Rotavirus is a scourge of infants and young children especially in the developing world as it can cause diarrhea and fatal dehydration. An effective vaccine has recently been developed (in part by ACSH trustee Dr. Paul Offit), but in some countries getting the vaccine delivered can be a serious obstacle, and people with impaired immune systems don t necessarily reap the benefit of immunization. A new genetically engineered variety of rice may help solve these issues.
A study published in the Journal of Clinical Investigation describes a new rice variety that has been genetically engineered to contain an antibody to rotavirus. The research team, led by Dr. Daisuke Tokuhara of the University of Tokyo, tested the antibody in mice that had compromised immune systems. They found that, even after long-term storage and boiling, the antibody was active against the virus in the lab, and was also protective after heat treatment in immunocompromised mice.
Thus, if safety and similar efficacy can be demonstrated in humans, this provides yet another example of how genetically engineered foods can benefit health.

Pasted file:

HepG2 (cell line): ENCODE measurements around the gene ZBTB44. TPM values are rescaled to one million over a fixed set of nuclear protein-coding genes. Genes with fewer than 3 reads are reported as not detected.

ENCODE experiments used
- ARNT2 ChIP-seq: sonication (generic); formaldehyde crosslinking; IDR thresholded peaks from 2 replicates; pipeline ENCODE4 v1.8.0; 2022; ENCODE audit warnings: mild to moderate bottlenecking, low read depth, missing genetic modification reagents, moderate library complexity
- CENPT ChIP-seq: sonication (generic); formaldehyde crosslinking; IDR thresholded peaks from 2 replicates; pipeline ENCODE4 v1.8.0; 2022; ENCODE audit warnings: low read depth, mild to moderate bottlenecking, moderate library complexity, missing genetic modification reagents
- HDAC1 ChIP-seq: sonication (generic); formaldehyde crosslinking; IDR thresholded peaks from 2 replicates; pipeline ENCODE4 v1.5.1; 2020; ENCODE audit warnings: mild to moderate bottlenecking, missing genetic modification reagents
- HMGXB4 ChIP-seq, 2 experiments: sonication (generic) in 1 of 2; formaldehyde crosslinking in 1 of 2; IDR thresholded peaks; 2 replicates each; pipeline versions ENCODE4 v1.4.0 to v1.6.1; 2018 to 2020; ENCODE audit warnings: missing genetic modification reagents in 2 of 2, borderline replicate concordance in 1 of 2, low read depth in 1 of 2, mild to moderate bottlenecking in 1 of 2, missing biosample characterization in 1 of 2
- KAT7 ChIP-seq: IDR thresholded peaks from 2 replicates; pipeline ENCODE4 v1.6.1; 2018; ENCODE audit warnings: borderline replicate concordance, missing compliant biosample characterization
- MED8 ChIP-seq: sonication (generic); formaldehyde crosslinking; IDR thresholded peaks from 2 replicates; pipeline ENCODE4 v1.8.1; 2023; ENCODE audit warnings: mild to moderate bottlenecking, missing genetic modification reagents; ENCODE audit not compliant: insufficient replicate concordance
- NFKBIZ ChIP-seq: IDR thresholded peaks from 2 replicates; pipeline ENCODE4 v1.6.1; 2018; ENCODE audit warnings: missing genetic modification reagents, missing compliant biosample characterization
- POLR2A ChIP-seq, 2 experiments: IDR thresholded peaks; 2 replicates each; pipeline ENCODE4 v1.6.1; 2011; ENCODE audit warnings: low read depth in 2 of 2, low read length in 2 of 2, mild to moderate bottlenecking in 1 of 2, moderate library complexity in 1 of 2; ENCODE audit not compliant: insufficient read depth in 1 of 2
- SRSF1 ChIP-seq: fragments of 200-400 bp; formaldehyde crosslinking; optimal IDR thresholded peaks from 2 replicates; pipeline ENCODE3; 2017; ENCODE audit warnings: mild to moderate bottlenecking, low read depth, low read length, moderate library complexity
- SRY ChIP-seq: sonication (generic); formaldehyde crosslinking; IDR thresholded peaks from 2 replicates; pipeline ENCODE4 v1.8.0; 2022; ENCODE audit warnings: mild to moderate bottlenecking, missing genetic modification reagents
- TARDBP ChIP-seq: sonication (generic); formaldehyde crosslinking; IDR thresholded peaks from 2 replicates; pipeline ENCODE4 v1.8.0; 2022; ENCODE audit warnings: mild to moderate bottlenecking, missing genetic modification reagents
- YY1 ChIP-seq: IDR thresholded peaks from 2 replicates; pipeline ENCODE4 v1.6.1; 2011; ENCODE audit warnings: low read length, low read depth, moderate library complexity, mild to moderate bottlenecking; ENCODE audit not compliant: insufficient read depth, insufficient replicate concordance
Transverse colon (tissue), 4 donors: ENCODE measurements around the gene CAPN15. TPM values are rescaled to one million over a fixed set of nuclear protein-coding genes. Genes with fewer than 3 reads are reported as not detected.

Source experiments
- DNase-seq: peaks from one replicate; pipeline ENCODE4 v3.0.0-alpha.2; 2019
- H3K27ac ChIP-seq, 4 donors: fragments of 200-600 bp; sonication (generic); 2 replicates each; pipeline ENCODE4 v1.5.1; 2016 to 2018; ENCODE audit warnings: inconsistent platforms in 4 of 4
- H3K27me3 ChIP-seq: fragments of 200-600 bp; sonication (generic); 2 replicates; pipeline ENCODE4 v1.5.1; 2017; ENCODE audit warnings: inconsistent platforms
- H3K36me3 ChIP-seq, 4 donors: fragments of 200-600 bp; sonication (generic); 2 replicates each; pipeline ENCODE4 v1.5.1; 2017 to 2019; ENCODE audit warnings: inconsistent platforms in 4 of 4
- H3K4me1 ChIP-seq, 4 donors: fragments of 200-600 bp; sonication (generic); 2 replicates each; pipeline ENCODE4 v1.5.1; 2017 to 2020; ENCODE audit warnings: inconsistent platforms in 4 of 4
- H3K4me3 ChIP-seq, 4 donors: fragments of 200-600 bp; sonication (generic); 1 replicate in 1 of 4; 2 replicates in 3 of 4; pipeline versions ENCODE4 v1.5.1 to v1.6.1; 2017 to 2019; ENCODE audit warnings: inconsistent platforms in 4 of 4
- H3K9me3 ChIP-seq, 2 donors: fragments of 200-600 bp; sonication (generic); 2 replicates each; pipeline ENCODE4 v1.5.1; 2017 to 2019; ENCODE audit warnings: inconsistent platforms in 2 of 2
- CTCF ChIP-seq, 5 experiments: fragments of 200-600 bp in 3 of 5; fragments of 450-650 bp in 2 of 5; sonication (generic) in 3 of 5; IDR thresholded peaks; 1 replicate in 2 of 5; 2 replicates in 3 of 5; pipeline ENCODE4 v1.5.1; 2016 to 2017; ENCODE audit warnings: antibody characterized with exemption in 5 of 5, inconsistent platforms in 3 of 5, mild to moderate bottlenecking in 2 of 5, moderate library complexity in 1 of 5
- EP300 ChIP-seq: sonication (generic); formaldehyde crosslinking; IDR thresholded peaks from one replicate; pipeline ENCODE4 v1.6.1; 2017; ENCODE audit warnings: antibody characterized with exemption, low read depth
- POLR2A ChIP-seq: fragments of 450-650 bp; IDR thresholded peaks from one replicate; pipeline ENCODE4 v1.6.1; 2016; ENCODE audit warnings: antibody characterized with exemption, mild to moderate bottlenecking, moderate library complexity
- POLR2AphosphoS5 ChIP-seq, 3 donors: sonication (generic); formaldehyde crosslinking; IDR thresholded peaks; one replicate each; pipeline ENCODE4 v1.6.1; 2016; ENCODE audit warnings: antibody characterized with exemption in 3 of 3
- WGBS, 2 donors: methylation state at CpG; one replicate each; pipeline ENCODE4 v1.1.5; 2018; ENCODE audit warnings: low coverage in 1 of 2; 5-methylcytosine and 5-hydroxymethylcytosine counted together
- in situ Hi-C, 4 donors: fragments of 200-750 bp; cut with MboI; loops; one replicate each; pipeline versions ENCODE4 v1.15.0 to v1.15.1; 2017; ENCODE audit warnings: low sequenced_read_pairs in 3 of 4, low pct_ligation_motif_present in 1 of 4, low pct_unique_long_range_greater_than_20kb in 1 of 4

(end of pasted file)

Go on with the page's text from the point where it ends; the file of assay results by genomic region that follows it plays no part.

Dr. Offit noted [It is H]ard to get specific antigens through the intestine without modification. The advantage of using the whole virus particle [as is typically done in traditional vaccines: Ed.] is that it's like a tiny bullet, resistant to acid and protease degradation.
ACSH s Dr. Gilbert Ross adds It would be great if this new method of protecting infants and children works in humans: then we could attack rotavirus by means of either an effective vaccine or a genetically engineered food. The prospect of such an advance using the most common source of calories in Asia is analogous to that of Golden Rice, genetically-engineered rice that contains high levels of vitamin A precursors to combat rampant deficiency diseases in impoverished, malnourished children. The latter has been stymied by anti-biotech luddites and activists; let s hope the same fate does not befall this rice variety too.